What C.S. Lewis Said and Didn't Say About Politics

            In the middle of the Second World War, English author C. S. Lewis wrote a small book called Screwtape Letters. You can consider this a Christian book but not in the conventional sense. The Screwtape Letters are a collection of letters written by a high-level devil named Screwtape to his nephew, Wormwood, a novice demon.

            Uncle Screwtape, sometimes patiently and often without patience, through his letters guides, counsels and rebukes his young nephew in the finer arts of distracting and discouraging a new Christian who is the charge of Wormwood. When you read the book, and you should if you haven’t, you have to remember that the “Enemy” in the book is the Lord God.

            The book created a sensation when it was published. Numerous clergymen of the time condemned it as diabolical. I am guessing that they never read it—too bad. For to read Screwtape Letters is to get a pretty fair sense of the unseen world of principalities and powers, as Paul calls them in Ephesians 6:12: “For we are not fighting against flesh-and-blood enemies, but against evil rulers and authorities of the unseen world, against mighty powers in this dark world, and against evil spirits in the heavenly places.” C.S. Lewis pulls back the cover of this reality and helps us see what we’re up against.

            In the last week, a quote attributed to this author and this book appeared on various social media sites. I read it and without really thinking too much about it, liked the sentiment of it. Here it is:

My Dear Wormwood,

Be sure that the patient remains completely fixated on politics. Arguments, political gossip, and obsessing on the faults of people they have never met serves as an excellent distraction from advancing in personal virtue, character, and the things the patient can control. Make sure to keep the patient in a constant state of angst, frustration and general disdain towards the rest of the human race in order to avoid any kind of charity or inner peace from further developing. Ensure that the patient continues to believe that the problem is “out there” in the “broken system” rather than recognizing there is a problem with himself.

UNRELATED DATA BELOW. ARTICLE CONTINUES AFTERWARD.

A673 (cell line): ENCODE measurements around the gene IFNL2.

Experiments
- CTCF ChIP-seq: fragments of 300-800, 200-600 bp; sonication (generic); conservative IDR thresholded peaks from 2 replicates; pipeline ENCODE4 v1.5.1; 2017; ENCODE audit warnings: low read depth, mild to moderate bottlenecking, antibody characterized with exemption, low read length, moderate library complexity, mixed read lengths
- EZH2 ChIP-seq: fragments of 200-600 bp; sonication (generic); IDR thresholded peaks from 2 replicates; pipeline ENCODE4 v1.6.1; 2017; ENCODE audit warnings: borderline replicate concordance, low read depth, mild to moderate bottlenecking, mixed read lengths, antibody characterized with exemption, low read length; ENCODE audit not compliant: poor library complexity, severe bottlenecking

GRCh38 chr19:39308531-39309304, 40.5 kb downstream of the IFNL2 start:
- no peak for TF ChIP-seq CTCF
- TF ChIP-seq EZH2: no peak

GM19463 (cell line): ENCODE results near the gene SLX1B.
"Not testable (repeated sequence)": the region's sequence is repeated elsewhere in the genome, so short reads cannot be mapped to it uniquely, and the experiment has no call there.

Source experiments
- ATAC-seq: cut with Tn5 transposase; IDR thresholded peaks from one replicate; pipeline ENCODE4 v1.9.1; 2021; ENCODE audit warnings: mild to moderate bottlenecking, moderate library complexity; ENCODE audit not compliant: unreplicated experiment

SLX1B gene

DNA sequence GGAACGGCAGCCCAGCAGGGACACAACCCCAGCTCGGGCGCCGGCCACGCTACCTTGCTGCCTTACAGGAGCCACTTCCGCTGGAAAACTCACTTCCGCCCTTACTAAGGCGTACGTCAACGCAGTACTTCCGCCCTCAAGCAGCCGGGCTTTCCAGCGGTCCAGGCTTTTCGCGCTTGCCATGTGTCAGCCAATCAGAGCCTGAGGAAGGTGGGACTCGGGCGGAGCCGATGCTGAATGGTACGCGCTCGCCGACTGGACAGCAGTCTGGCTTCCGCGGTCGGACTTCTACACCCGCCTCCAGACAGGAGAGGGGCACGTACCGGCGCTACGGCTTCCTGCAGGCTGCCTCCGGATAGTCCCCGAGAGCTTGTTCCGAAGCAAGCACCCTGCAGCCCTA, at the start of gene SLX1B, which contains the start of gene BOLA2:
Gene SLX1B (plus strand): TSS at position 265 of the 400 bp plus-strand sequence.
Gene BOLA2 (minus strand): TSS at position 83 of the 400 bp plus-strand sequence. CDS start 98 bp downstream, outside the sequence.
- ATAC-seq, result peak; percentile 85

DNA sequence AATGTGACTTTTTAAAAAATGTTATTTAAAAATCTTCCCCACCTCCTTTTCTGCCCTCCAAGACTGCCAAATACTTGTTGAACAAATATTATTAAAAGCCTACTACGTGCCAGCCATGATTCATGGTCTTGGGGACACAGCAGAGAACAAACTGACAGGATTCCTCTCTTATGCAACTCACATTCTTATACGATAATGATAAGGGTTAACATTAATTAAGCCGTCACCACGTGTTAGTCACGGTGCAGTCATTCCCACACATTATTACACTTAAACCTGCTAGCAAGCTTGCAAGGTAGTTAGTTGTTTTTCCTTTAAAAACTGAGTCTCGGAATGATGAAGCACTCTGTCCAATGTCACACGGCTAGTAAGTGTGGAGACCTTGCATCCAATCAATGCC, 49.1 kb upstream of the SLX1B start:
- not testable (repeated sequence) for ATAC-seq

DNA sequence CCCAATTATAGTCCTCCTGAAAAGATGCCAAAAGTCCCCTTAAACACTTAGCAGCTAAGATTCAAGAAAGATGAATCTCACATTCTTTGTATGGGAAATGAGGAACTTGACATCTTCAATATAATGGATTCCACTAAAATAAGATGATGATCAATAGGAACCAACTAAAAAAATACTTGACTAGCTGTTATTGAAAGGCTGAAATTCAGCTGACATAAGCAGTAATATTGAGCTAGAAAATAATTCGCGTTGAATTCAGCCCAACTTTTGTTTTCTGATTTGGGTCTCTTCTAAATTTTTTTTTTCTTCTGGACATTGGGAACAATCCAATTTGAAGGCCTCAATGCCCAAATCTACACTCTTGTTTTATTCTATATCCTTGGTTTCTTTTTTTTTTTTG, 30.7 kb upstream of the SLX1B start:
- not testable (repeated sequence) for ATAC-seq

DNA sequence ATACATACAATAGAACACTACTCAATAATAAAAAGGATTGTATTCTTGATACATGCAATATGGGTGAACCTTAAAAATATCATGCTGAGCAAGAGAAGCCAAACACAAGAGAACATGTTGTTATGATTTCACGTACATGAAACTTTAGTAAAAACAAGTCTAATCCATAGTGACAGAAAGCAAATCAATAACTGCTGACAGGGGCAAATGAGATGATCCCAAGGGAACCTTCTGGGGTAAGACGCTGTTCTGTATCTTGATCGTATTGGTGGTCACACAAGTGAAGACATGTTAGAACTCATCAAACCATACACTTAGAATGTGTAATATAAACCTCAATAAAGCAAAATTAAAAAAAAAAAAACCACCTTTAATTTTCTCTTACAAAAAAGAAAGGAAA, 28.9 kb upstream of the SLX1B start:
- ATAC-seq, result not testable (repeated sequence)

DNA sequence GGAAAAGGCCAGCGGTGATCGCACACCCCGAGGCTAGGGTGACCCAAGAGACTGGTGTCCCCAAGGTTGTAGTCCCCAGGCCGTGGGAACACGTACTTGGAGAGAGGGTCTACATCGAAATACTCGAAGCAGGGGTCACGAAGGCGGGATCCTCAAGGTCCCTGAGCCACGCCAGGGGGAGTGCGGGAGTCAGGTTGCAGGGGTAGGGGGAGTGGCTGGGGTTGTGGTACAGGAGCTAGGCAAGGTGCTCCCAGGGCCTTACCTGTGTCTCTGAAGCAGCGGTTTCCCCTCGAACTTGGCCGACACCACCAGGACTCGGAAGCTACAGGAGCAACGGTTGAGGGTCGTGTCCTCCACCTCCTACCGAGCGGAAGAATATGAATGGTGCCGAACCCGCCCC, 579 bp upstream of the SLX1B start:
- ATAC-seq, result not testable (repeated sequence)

Keep up the good work,

Uncle Screwtape

             Nice quote, but Lewis didn’t write it and you won’t find it in Screwtape.

            Lewis did say something about the political arena and the Christian life. This is what he wrote in Screwtape:

 

About the general connection between Christianity and politics, our position is more delicate. Certainly we do not want men to allow their Christianity to flow over into their political life, for the establishment of anything like a really just society would be a major disaster. On the other hand we do want, and want very much, to make men treat Christianity as a means; preferably, of course, as a means to their own advancement, but, failing that, as a means to anything—even to social justice. The thing to do is to get a man at first to value social justice as a thing which the Enemy demands, and then work him on to the stage at which he values Christianity because it may produce social justice. For the Enemy will not be used as a convenience. Men or nations who think they can revive the Faith in order to make a good society might just as well think they can use the stairs of Heaven as a short cut to the nearest chemist’s shop. Fortunately it is quite easy to coax humans round this little corner. Only today I have found a passage in a Christian writer where he recommends his own version of Christianity on the ground that “only such a faith can outlast the death of old cultures and the birth of new civilizations”. You see the little rift? “Believe this, not because it is true, but for some other reason.” That’s the game,
Your affectionate uncle

             Both quotes are helpful to me in these days of heated political discourse amid great division within our culture. I think Christians should be a part of bringing the good news of the Gospel into all areas of our lives. This means participation by voting, becoming informed, discussing, even arguing and marching. I can never be effective though if I am full of rage, resentment, and superiority -- something Uncle Screwtape knows.